General Election 2015: What is confidence and supply?

 
Jessica Morris
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The polls point to another hung parliament (Source: Getty)

We're just nine days away from what many believe to be the most uncertain election outcome in living memory. And with the polls showing no clear majority, a hung parliament is looking increasingly likely.

This could lead us towards another coalition government, or its more obscure friend "confidence and supply", which is a much less formal alternative.

It's not a regular arrangement. In fact the most recent time it was used was back in 1977, when the Labour government made a deal with the Lib Dems after it was left with no overall majority in the face of a by-election defeat. It hobbled on for a year before collapsing, owing to an ambiguity in the contract.

So what is it?

This is a scenario in which a larger party governs by making a confidence and supply agreement with a smaller party (or parties). While this kind of arrangement is often weaker than a coalition government, it does tend to be more predictable than a minority government.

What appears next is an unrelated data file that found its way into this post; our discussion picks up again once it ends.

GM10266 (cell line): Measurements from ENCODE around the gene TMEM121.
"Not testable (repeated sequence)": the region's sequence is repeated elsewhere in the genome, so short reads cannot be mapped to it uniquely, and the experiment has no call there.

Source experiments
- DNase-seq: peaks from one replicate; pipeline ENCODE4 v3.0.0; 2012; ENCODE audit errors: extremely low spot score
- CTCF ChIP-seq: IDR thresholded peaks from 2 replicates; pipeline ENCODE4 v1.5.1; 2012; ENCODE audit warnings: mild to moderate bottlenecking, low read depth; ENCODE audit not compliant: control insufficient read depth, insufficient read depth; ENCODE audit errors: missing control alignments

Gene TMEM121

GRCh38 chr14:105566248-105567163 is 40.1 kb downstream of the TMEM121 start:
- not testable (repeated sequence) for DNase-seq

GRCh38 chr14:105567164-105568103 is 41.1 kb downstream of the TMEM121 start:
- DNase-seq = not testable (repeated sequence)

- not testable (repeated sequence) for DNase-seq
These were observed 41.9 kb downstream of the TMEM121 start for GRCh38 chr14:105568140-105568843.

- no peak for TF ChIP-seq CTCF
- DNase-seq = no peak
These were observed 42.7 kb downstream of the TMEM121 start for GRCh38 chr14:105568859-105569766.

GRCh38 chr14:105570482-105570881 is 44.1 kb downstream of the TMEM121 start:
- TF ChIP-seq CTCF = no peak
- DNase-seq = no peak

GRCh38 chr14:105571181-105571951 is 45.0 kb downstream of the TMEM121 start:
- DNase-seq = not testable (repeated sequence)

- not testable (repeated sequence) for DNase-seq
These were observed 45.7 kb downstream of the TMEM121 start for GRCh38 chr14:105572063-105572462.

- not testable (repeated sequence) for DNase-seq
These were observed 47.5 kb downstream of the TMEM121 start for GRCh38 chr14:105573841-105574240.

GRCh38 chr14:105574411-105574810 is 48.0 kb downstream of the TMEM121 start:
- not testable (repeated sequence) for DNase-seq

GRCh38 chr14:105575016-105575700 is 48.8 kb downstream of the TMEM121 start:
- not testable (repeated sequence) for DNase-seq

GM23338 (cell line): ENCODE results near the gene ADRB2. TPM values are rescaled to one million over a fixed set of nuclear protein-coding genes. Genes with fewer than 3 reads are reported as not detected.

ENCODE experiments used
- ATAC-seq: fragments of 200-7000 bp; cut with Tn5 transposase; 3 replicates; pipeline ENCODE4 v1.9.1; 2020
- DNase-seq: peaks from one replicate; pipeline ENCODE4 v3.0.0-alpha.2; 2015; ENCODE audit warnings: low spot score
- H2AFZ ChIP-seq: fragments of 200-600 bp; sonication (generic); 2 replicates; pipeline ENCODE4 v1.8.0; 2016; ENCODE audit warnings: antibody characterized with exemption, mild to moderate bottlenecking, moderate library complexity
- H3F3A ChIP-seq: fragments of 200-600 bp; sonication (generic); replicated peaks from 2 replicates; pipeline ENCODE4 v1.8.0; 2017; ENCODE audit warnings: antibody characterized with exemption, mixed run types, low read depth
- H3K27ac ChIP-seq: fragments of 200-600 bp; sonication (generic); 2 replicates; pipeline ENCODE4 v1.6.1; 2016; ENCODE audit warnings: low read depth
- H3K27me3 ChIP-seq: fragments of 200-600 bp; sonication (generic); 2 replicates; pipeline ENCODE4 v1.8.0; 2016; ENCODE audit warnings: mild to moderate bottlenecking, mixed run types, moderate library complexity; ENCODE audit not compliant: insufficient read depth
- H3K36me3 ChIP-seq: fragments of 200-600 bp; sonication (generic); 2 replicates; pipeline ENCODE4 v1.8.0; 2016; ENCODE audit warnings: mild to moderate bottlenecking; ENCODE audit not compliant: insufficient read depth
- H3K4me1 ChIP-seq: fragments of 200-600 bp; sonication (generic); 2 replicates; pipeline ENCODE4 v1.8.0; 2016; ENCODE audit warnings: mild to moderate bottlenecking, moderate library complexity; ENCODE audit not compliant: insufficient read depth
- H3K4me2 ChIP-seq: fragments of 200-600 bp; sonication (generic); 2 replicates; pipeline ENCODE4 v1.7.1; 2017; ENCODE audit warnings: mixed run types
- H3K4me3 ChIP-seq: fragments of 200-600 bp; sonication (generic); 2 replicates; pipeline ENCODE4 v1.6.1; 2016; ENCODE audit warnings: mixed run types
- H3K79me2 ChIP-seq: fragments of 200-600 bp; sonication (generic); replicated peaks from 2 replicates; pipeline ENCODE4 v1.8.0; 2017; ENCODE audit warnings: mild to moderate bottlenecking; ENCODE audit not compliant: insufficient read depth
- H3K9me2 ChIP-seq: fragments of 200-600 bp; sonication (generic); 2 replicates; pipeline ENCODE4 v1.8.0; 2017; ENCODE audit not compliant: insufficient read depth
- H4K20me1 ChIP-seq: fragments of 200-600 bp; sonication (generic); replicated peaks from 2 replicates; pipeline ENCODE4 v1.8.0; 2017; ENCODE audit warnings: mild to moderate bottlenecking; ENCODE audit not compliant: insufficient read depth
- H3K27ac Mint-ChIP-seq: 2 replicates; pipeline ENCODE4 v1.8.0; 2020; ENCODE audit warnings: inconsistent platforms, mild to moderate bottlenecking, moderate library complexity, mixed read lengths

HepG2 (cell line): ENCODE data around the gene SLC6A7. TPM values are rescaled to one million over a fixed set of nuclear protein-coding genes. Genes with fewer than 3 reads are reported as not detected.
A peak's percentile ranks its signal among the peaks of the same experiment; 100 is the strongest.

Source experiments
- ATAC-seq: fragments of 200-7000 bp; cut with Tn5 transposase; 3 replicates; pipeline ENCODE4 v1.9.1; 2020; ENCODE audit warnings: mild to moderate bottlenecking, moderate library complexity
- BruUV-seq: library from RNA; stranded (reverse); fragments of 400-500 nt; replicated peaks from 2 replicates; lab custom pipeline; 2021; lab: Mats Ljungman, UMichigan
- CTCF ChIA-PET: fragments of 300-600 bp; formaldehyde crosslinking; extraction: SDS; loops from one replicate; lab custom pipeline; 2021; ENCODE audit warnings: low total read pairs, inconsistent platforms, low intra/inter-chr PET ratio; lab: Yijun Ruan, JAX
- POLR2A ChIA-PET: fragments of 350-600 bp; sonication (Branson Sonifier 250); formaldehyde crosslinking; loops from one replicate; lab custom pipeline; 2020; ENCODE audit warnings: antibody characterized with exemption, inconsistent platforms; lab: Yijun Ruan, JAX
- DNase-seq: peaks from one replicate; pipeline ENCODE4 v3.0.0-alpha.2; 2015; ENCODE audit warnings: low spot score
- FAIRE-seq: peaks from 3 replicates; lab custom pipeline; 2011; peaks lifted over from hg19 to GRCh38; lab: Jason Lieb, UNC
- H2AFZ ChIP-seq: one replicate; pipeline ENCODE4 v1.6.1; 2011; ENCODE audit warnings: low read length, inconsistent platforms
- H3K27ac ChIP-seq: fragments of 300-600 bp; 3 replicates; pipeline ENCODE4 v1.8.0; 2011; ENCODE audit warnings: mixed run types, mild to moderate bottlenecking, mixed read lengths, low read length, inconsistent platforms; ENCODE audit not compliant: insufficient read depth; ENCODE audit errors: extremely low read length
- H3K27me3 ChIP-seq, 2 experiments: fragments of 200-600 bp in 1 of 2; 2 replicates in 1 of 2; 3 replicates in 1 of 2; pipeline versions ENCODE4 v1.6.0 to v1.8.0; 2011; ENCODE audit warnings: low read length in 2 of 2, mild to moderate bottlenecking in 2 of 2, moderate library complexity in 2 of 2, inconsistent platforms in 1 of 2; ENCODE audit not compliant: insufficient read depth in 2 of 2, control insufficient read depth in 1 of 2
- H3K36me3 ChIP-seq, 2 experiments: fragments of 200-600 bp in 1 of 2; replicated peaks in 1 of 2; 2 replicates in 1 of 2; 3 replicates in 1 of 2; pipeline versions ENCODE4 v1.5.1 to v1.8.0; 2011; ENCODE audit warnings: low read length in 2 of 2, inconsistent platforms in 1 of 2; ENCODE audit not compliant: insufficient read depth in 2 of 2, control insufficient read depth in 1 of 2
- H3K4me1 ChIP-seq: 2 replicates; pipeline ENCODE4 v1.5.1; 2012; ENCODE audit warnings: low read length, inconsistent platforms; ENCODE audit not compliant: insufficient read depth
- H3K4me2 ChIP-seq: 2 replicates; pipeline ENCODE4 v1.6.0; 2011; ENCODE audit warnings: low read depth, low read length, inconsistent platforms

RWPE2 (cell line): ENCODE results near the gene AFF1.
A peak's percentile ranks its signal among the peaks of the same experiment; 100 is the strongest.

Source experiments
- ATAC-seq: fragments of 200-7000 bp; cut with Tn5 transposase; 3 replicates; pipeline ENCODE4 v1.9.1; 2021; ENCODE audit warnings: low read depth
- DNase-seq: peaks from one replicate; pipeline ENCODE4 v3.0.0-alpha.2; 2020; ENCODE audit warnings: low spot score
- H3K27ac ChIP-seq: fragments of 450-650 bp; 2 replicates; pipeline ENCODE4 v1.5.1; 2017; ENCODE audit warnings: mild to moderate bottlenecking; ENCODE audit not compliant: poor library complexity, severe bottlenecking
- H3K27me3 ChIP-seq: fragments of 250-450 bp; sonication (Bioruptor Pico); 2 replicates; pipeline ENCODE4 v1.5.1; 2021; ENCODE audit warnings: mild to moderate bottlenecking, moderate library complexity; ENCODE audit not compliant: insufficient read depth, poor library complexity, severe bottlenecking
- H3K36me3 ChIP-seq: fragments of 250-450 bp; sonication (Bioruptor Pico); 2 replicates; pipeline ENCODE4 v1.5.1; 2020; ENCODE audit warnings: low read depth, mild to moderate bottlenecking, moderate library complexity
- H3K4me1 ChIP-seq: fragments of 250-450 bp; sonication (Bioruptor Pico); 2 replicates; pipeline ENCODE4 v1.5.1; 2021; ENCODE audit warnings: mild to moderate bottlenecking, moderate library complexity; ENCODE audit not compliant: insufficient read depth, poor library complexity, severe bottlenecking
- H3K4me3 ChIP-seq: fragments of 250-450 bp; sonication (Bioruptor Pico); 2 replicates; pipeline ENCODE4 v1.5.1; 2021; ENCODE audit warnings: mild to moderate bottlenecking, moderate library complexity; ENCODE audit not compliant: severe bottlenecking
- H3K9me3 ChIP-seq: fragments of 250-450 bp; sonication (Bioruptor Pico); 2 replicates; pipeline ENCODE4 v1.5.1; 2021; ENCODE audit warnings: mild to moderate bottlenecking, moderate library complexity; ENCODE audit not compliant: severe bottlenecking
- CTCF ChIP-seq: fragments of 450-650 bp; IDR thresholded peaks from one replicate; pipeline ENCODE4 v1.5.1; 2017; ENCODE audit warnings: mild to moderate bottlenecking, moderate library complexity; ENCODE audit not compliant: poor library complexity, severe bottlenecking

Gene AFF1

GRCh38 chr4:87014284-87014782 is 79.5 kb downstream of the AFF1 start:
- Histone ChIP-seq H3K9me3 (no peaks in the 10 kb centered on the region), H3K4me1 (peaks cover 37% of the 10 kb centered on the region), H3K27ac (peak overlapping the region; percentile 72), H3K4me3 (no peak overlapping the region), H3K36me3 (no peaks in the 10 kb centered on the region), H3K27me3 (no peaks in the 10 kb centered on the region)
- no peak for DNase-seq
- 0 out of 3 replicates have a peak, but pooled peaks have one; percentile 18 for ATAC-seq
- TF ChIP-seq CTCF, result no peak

And there are two distinct elements. The first is "confidence" - implying support for or abstinence from any votes of no confidence, which could threaten to topple the government.

The other is "supply" which refers to voting through the Budget.

But why would the smaller party (or parties) sign up for this? Generally, the larger party will agree to enact elements of its smaller ally's manifesto.

At the same time, they get the opportunity to benefit from elevated power without the risk of being tainted by its role coalition government, which - as evidenced by the Lib Dems' current state - can become unpopular.

Why does it matter?

The prospect of a confidence and supply government is being touted in the run-up to this General Election because neither Labour nor the Tories look likely to secure an outright majority.

The latest YouGov polls put the two main parties Labour and the Tories at 35 per cent and 34 per cent respectively. They're followed by Ukip with 12 per cent, the Lib Dems with nine per cent and the Greens at five per cent.


(Source: YouGov)

What are the possible scenarios?

We could see David Cameron put forward a confidence and supply deal to the Lib Dems or Ukip (or both).

And while Ed Miliband could theoretically make a similar offer to the Lib Dems, he's ruled it out for the SNP.

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